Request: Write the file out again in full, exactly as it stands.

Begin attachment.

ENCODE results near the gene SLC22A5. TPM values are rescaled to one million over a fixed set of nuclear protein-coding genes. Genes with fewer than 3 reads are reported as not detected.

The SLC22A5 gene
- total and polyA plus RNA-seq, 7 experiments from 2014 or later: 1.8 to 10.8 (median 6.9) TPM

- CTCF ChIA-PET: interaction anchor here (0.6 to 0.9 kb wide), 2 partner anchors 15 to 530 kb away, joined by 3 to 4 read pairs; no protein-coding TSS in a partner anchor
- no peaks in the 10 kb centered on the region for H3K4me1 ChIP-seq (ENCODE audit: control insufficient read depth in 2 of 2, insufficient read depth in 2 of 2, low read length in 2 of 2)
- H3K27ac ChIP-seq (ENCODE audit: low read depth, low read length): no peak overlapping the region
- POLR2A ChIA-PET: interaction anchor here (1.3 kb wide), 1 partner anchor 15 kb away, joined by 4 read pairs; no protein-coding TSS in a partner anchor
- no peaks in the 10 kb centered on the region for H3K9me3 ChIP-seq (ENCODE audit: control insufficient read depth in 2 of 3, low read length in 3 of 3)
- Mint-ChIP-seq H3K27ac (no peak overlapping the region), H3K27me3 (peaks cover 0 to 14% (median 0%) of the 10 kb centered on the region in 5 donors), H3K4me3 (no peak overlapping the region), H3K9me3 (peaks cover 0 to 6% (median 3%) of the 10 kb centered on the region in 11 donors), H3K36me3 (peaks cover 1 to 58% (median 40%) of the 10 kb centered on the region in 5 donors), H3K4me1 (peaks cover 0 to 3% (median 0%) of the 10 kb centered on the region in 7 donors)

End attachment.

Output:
ENCODE results near the gene SLC22A5. TPM values are rescaled to one million over a fixed set of nuclear protein-coding genes. Genes with fewer than 3 reads are reported as not detected.

The SLC22A5 gene
- total and polyA plus RNA-seq, 7 experiments from 2014 or later: 1.8 to 10.8 (median 6.9) TPM

- CTCF ChIA-PET: interaction anchor here (0.6 to 0.9 kb wide), 2 partner anchors 15 to 530 kb away, joined by 3 to 4 read pairs; no protein-coding TSS in a partner anchor
- no peaks in the 10 kb centered on the region for H3K4me1 ChIP-seq (ENCODE audit: control insufficient read depth in 2 of 2, insufficient read depth in 2 of 2, low read length in 2 of 2)
- H3K27ac ChIP-seq (ENCODE audit: low read depth, low read length): no peak overlapping the region
- POLR2A ChIA-PET: interaction anchor here (1.3 kb wide), 1 partner anchor 15 kb away, joined by 4 read pairs; no protein-coding TSS in a partner anchor
- no peaks in the 10 kb centered on the region for H3K9me3 ChIP-seq (ENCODE audit: control insufficient read depth in 2 of 3, low read length in 3 of 3)
- Mint-ChIP-seq H3K27ac (no peak overlapping the region), H3K27me3 (peaks cover 0 to 14% (median 0%) of the 10 kb centered on the region in 5 donors), H3K4me3 (no peak overlapping the region), H3K9me3 (peaks cover 0 to 6% (median 3%) of the 10 kb centered on the region in 11 donors), H3K36me3 (peaks cover 1 to 58% (median 40%) of the 10 kb centered on the region in 5 donors), H3K4me1 (peaks cover 0 to 3% (median 0%) of the 10 kb centered on the region in 7 donors)